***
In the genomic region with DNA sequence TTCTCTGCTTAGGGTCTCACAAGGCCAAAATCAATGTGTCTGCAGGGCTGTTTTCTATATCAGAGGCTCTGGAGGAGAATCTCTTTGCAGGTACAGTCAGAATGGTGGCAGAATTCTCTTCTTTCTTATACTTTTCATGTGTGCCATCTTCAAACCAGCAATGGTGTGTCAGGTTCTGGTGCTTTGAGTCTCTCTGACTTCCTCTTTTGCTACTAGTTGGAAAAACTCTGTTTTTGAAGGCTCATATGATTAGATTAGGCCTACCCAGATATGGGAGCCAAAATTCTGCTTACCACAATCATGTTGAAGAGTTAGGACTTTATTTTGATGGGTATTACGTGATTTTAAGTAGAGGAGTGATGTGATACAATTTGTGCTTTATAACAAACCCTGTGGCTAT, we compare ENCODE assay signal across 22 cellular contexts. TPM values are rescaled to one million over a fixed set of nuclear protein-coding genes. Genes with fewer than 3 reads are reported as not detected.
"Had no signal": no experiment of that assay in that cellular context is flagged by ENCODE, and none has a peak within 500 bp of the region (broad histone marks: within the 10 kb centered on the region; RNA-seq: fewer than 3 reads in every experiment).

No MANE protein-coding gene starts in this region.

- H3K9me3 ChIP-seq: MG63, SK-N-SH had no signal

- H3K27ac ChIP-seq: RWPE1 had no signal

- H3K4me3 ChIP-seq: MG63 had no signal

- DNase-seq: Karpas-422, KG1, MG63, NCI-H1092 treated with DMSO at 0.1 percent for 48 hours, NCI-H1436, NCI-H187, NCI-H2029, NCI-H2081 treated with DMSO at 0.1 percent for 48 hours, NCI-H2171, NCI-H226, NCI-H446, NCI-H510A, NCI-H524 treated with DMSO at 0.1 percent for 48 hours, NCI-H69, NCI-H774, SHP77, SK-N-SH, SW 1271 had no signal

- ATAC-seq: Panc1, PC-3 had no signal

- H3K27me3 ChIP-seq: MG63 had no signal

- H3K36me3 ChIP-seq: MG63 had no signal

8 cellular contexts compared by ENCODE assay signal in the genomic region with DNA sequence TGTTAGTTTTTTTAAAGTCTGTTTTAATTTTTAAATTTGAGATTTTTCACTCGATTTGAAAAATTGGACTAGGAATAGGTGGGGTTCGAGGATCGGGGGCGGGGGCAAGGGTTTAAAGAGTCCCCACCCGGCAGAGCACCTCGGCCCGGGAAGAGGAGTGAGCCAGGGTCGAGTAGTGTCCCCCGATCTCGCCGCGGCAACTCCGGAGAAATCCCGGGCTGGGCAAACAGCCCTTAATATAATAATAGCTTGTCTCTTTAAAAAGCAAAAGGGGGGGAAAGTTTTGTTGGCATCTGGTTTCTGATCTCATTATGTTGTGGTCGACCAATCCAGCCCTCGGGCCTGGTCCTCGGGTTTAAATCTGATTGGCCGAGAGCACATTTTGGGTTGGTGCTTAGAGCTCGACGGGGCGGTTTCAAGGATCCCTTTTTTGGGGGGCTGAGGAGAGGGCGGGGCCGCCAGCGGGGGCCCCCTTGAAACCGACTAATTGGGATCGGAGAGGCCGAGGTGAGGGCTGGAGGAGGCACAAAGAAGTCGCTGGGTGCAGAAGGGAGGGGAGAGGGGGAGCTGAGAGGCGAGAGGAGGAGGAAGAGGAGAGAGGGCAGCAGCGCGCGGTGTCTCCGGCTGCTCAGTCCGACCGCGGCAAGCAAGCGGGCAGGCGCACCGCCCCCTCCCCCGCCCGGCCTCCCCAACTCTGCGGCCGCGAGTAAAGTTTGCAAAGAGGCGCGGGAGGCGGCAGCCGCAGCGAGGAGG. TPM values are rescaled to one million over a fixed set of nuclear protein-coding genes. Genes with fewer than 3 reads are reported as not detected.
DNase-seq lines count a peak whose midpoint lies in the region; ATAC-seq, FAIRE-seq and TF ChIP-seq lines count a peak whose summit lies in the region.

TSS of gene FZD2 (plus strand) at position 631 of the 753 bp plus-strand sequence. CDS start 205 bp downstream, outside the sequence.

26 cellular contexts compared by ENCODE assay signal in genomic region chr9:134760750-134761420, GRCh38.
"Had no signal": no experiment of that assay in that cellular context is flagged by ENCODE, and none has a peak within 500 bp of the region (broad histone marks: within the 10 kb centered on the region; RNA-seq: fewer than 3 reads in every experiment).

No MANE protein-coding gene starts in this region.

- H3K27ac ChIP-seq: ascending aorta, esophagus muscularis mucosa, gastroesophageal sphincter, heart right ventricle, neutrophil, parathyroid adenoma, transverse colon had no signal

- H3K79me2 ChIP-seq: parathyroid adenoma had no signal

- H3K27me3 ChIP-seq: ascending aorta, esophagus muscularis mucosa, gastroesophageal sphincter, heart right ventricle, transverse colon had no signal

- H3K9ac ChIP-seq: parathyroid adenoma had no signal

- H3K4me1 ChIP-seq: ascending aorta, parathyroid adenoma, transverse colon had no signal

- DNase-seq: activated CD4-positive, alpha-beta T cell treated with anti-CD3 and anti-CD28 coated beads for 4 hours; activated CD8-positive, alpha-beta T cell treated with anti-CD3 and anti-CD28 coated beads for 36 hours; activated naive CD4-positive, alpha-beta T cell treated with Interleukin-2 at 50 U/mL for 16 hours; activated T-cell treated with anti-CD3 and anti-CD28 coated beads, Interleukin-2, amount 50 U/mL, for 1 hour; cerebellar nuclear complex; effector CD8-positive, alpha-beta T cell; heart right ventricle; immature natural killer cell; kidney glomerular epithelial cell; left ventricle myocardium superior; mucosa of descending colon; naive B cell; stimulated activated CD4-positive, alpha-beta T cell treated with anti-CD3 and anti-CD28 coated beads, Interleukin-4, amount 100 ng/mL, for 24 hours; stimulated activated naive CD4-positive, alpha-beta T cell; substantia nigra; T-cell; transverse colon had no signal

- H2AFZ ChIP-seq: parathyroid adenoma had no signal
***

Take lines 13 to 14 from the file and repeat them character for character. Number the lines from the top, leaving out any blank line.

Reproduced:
TSS of gene FZD2 (plus strand) at position 631 of the 753 bp plus-strand sequence. CDS start 205 bp downstream, outside the sequence.

26 cellular contexts compared by ENCODE assay signal in genomic region chr9:134760750-134761420, GRCh38.